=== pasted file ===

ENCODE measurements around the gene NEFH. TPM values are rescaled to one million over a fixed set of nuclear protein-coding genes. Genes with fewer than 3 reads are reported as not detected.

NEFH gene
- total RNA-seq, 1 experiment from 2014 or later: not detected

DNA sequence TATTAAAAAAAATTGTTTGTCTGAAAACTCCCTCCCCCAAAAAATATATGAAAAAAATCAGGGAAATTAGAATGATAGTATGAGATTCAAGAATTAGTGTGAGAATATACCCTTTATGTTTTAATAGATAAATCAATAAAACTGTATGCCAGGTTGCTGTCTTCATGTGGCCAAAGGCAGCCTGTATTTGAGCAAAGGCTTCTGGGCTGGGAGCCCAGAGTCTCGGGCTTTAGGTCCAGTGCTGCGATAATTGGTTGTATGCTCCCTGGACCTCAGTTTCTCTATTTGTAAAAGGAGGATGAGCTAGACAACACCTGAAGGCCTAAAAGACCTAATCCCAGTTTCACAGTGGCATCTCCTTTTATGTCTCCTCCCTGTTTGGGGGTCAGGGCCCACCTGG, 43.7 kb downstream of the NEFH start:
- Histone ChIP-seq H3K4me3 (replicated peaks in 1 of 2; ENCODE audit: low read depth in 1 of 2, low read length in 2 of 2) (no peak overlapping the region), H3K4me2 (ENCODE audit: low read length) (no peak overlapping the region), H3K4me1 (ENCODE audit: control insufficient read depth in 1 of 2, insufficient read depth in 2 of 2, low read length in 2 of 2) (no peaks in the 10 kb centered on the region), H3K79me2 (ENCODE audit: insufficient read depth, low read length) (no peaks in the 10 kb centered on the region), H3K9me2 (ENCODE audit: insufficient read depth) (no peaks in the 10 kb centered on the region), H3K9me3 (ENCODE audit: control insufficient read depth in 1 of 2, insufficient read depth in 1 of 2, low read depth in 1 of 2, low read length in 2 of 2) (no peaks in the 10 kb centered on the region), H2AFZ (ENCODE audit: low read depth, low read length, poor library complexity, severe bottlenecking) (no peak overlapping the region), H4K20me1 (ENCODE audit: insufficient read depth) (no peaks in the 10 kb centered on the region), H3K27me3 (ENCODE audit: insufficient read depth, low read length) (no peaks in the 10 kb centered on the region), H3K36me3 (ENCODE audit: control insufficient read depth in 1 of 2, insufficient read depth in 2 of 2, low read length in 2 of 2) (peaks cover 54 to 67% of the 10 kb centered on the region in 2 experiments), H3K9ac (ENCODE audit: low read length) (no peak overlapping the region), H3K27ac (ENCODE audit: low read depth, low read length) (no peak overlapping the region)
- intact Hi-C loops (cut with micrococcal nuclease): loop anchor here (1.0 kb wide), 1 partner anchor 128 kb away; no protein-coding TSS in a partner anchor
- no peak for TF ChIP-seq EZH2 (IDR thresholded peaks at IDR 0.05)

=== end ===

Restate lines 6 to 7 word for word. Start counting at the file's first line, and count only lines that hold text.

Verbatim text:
- intact Hi-C loops (cut with micrococcal nuclease): loop anchor here (1.0 kb wide), 1 partner anchor 128 kb away; no protein-coding TSS in a partner anchor
- no peak for TF ChIP-seq EZH2 (IDR thresholded peaks at IDR 0.05)